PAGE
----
Cybercrime as-a-service , Fraud Management & Cybercrime , Malware as-a-Service

Atlanta Ransomware Attack Freezes City Business

Damage Assessment Is Underway, But Backups Are in Place, Officials Say
Atlanta Ransomware Attack Freezes City Business

Ransomware that struck the city of Atlanta early Thursday morning froze internal and customer-facing applications, but officials say backups are in place and they expect to pay city employees on time next week.

See Also: Preventing an Inside Job: Detection, Technology and People

The ransomware has hampered citizens from paying bills and accessing court-related information, Mayor Keisha Lance Bottoms said at a press conference about 12 hours after the attack started. The city's police department, water services and airport aren't affected.

Atlanta Mayor Keisha Lance Bottoms.

The city is evaluating if personal data may be at risk, but is advising employees to monitor bank accounts, online statements and contact credit agencies, Bottoms says. The investigation should determine whether personal, financial or employee information has been compromised, she says.

Atlanta is working with FBI, the Department of Homeland Security and experts from Microsoft and Cisco.

"We have been working diligently all day long to come to some type of resolution," Bottoms says.

The FBI says it is "coordinating with the city of Atlanta to determine what happened."

Backups In Place

Atlanta COO Richard Cox - in his first week on the job - says the ransomware encrypted some city data, but experts are still evaluating the damage. He says the city has not received further communications from the attackers.

The city discovered the attack after the security team "noticed something that looked peculiar," on a server, says Daphne Rackley, deputy CISO.

The city has been migrating applications to cloud services in part to mitigate risk, Rackley says. Backup systems are in place, which are helping with restoration, but the city is still investigating the scope of the attack.

"This is not a new issue to the state of Georgia or our country," Rackley says. "We have been taking measure to mitigate risk."

While the police department wasn't affected, Chief Erika Shields says the department has reverted to a paper reporting system.

The attack had no other effect on the police department "other than not being able to spend time on the internet, which is probably a good thing," Shields joked.

Suspected: SamSam Ransomware

Local news broadcaster Alive11 obtained a screenshot of an infected computer from a city employee. Although it did not publish the screenshot, the broadcaster reports the ransom note demands about $6,800 per computer or $51,000, payable in the virtual currency bitcoin, to unlock all of the city's computers.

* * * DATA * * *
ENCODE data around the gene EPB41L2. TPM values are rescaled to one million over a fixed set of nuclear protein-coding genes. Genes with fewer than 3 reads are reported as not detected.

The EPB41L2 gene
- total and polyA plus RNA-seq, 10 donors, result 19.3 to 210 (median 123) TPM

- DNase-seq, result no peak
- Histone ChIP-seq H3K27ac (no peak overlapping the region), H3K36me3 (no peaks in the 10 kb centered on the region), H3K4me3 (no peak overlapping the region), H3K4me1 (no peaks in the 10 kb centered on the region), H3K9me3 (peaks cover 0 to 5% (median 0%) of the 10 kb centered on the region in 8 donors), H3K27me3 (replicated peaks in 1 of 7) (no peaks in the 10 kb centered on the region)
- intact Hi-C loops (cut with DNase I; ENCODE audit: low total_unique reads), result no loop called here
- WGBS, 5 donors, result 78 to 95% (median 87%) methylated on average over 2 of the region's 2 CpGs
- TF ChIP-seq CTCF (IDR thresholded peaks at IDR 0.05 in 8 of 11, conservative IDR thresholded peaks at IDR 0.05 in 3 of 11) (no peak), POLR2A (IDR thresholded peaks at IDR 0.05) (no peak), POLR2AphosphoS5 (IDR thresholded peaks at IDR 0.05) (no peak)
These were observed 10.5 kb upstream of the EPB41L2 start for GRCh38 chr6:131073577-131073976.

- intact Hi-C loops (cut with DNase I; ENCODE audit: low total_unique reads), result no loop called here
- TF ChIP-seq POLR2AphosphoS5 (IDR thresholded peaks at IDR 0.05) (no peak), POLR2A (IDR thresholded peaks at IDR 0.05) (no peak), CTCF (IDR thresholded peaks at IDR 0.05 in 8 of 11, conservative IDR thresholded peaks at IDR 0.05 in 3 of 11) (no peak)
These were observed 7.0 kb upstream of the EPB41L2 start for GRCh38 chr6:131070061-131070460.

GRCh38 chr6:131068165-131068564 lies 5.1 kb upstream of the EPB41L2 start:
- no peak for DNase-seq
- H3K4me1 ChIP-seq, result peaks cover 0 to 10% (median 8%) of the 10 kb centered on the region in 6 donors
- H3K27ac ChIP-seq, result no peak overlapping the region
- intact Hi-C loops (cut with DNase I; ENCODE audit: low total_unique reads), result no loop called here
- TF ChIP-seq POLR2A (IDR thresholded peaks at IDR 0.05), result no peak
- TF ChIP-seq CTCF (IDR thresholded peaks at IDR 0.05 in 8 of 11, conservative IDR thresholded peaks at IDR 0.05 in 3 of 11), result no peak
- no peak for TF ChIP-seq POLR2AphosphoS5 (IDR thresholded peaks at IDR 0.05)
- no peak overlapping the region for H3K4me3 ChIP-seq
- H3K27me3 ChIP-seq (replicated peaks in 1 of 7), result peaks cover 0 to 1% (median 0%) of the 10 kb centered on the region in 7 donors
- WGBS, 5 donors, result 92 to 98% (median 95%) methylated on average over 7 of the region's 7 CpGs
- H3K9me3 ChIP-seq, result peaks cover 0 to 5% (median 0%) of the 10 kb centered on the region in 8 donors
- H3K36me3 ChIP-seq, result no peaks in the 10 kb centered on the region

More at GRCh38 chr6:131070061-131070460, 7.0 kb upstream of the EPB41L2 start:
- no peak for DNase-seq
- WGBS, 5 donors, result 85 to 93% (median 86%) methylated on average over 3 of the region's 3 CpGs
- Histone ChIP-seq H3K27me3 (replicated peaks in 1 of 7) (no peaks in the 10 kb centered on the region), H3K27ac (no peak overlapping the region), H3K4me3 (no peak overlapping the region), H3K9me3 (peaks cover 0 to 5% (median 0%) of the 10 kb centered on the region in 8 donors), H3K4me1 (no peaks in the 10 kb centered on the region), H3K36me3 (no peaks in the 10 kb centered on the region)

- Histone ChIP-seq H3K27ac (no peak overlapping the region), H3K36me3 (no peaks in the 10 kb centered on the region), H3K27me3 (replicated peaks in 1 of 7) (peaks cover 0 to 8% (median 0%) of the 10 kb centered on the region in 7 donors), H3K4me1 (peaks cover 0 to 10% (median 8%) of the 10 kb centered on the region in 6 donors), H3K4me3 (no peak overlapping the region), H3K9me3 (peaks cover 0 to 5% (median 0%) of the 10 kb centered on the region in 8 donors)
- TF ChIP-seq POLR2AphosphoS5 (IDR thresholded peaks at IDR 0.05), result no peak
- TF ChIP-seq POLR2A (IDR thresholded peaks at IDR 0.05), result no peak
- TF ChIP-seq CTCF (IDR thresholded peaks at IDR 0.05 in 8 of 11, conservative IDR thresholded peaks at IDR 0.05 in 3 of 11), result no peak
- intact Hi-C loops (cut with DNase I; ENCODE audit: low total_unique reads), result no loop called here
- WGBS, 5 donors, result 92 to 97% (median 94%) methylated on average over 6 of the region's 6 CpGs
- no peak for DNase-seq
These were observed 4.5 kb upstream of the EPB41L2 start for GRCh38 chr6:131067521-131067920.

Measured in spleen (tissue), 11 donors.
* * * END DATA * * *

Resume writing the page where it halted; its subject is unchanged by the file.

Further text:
When asked if the city would pay the ransom, Bottoms said Thursday: "We can't speak to that right now." The city will consult with federal agencies on the best course of action.

Law enforcement generally advises infected organizations against paying ransom because it provides an incentive for future attacks. Businesses, however, sometimes do pay if there's no other recourse to restoring systems. But there's no guarantee that a decryption key will be delivered, making it a risky proposition (see Please Don't Pay Ransoms, FBI Urges).

The city is due to pay its 8,000 employees on March 30. Bottoms says she doesn't expect payroll payments to be disrupted.

Alive11 reports that it passed the screenshot to Andrew Green, a lecturer of information security and assurance at Kenneshaw State University. The ransom message appears similar to one affiliated with SamSam, also known as MSIL.

A SamSam ransomware notice published by Cisco Talos in January.

In January, Cisco's Talos security group said SamSam has struck industrial control systems as well as healthcare and government organizations. SamSam has been around since at least 2015. Cisco says attacks using SamSam tend to be opportunistic rather than highly targeted.

The infection vector for SamSam attacks in 2016 was vulnerable JBoss application server installations (see JBoss Servers: Ransomware Campaign Alert). The attacks earlier this year may have been compromised remote desktop protocol or virtual network computing servers, Cisco says.

In January, Hancock Health in Greenfield, Ind., paid a $55,000 ransom after patient files were locked with a version of SamSam (see Why Some Healthcare Entities Pay Ransoms).

Hancock Health CEO Steve Long told the Daily Reporter that the company could have restored the files, but it would have been costly and taken days or weeks. Luckily after paying the ransom, the organization did receive working decryption keys.

"These folks have an interesting business model," he told the newspaper. "They make it just easy enough [to pay the ransom]. They price it right."


About the Author

Jeremy Kirk

Jeremy Kirk

Managing Editor, Security and Technology, ISMG

Kirk is a veteran journalist who has reported from more than a dozen countries. Based in Sydney, he is Managing Editor for Security and Technology for Information Security Media Group. Prior to ISMG, he worked from London and Sydney covering computer security and privacy for International Data Group. Further back, he covered military affairs from Seoul, South Korea, and general assignment news for his hometown paper in Illinois.




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